Next, defendants challenge the sufficiency of the evidence to support the finding that defendants made a fraudulent representation as to the acreage in citrus trees. It is contended that the evidence only shows that the ranch was sold as a whole or ‘single unit’ for a stated sum and not on a technically measured representation of net acreage in citrus trees, and accordingly plaintiffs cannot be heard to complain in respect to the irregularity of net acreage, citing Nelson v. Colton, 36 Cal.App. 69, 171 P. 701; and Hefferan v. Freebairn, Cal.App., 207 P.2d 602. A hearing was granted in the latter case and subsequently decided contrary to defendants' contention in Hefferan v. Freebairn, 34 Cal.2d 715, 214 P.2d 386. This no doubt was the argument presented to the trial court. It found otherwise and there is sufficient evidentiary support for that finding. According to the testimony of defendant Marshall, at the time of the sale of the ranch to plaintiffs, the reasonable market value per acre of the citrus trees was $2,000. He further testified that in fixing the sales price of the ranch at $123,500, he multiplied the number of citrus acres by $2,000. Since the sales price was determined through the multiplication of acreage by a given price per acre, it could not be successfully maintained that the ranch was bought and sold as a unit without regard to the number of acres of citrus trees embraced therein. This is a factor strongly tending to show that the quantity of citrus tree acreage was of the essence of the contract. 55 Am.Jur. p. 600, sec. 125, and p. 610 sec. 124. The evidence also shows that some of the trees were located on a right-of-way owned by the county. These were represented as citrus trees on defendants' property. Misrepresentation as to the number of acres of citrus trees growing on the land owned by the seller is material and constitutes sufficient ground for rescission of the sale if the purchaser relied upon it and was thereby induced to enter into the bargain. 25 Cal.Jur. 554, sec. 74.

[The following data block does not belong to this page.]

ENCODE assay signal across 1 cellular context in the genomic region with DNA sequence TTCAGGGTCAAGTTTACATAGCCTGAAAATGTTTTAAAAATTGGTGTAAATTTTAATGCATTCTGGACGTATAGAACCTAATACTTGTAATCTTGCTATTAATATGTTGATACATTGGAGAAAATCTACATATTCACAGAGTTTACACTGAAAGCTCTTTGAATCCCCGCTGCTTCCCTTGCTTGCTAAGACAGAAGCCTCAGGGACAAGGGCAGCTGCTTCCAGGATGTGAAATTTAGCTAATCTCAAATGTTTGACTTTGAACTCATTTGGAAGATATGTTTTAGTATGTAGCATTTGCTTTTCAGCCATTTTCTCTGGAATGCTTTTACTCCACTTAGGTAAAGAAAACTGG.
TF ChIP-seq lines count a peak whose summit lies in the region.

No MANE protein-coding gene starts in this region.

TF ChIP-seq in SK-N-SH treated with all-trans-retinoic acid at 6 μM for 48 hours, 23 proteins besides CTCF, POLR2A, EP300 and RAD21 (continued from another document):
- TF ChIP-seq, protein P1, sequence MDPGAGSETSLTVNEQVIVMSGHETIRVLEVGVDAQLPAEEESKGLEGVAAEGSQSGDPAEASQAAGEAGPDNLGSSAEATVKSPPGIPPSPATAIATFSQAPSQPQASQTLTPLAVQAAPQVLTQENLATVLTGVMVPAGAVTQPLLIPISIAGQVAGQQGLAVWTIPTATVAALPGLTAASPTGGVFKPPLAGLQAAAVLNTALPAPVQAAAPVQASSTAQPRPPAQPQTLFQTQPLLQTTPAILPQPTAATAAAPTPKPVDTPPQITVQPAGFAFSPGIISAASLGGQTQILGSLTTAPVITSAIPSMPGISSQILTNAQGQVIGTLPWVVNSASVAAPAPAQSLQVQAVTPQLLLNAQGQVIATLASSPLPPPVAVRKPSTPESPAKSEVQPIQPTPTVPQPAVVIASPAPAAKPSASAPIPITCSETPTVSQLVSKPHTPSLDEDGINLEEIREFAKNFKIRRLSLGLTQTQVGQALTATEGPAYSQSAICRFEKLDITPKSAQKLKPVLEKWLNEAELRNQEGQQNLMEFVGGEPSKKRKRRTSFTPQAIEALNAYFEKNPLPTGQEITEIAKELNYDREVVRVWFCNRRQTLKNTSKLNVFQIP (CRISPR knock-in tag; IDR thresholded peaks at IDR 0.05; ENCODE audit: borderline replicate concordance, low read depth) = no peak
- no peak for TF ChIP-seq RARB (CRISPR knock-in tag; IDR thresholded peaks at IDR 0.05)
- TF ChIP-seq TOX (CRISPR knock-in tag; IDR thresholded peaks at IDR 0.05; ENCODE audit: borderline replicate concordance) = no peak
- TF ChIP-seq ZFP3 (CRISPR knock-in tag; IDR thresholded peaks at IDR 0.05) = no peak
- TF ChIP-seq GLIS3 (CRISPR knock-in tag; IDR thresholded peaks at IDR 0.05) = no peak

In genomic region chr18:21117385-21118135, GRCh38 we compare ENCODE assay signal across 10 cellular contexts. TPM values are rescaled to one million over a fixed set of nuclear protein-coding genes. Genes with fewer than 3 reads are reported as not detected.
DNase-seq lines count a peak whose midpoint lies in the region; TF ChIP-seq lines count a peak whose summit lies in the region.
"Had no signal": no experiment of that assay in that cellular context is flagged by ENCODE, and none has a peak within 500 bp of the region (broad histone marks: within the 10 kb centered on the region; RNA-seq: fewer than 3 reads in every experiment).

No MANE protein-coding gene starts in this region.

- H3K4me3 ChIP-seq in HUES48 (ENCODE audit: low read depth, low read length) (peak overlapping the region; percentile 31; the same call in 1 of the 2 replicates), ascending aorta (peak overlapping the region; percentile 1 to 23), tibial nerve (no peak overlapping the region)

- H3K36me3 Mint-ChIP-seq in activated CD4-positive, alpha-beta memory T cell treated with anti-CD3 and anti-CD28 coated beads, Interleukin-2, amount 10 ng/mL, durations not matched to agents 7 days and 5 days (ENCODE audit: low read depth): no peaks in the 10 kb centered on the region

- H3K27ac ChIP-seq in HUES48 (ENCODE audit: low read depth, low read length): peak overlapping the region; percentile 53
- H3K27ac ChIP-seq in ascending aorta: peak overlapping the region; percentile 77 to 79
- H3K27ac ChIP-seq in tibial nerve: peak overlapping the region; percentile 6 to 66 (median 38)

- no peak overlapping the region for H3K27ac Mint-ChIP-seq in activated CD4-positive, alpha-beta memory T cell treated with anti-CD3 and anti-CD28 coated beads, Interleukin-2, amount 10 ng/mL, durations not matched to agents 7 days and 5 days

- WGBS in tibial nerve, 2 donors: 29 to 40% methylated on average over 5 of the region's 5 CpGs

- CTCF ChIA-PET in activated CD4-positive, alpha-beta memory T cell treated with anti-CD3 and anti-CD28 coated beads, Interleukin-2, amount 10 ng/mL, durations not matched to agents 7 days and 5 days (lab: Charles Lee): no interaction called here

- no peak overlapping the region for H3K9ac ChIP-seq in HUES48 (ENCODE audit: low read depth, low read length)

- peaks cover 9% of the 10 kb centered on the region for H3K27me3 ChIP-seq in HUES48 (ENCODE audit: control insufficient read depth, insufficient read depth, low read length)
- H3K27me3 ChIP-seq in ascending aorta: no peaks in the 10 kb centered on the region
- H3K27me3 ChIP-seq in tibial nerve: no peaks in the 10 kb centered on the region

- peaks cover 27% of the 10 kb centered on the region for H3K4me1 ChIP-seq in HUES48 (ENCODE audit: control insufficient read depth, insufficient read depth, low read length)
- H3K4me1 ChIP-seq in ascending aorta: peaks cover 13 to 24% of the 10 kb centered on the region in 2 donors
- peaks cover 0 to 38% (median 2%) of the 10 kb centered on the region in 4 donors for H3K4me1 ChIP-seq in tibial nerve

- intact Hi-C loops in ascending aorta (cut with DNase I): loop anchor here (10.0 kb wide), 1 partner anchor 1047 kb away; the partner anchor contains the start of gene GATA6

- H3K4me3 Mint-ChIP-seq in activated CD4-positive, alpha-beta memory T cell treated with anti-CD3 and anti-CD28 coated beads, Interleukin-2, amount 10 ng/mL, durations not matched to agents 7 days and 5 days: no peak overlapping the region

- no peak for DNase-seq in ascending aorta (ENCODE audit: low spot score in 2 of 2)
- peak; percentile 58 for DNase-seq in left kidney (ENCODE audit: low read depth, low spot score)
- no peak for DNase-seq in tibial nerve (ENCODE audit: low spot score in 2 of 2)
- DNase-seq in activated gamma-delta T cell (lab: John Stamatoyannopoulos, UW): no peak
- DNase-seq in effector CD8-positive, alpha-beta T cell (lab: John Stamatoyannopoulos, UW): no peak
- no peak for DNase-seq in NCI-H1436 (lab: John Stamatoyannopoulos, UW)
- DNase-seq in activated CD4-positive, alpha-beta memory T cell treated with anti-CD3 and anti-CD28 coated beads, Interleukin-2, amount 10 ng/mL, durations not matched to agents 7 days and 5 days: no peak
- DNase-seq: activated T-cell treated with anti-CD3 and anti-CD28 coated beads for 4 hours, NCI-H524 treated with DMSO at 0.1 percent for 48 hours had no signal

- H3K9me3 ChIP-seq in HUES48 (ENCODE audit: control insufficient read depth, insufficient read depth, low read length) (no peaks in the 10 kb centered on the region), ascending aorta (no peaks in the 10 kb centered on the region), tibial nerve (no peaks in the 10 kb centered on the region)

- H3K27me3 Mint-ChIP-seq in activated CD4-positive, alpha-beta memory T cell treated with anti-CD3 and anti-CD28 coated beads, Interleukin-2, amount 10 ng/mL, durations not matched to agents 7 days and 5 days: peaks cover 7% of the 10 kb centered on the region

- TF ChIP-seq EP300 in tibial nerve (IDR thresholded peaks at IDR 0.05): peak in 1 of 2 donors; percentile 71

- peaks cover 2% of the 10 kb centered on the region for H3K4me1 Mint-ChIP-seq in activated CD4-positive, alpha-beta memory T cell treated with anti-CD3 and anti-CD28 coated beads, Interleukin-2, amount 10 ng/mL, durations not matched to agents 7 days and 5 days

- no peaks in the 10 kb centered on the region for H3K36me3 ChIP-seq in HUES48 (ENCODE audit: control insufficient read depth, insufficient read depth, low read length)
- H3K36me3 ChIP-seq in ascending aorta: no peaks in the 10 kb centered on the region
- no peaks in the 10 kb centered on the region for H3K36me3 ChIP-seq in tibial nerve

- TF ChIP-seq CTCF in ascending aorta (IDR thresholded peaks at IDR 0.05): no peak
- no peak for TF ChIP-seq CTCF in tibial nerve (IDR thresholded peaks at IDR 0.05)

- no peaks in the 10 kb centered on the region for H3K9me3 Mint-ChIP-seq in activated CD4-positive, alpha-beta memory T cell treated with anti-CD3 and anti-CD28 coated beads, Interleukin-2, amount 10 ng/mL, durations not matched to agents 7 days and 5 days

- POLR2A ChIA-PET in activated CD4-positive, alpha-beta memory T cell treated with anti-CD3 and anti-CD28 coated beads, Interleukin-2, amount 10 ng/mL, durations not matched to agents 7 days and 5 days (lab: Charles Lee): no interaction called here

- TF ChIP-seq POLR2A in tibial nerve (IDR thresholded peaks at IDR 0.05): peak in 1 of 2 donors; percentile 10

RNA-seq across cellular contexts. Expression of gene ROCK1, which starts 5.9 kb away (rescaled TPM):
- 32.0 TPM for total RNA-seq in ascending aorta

In Shearer v. Cooper, 21 Cal.2d 695, 134 P.2d 764, 769, which involved a claimed misrepresentation of the area of an alfalfa field, the court approved the holding in Dow v. Swain, 125 Cal. 674, 58 P. 271, reciting: “Every case must be judged for itself, and the circumstances which warrant or forbid relief cannot be scheduled. If the seller knows the facts (and to that should be added, or if he represents them as known to him), and the buyer is ignorant, and to the knowledge of the seller the buyer relies upon the representations,' there is no reason why relief should not be granted, ‘although an imperfect examination was made. It may have been imperfect because of the representations.” See, also, Harris v. Miller, 196 Cal. 8, 235 P. 981; Lombardi v. Sinanides, 71 Cal.App. 272, 235 P. 455.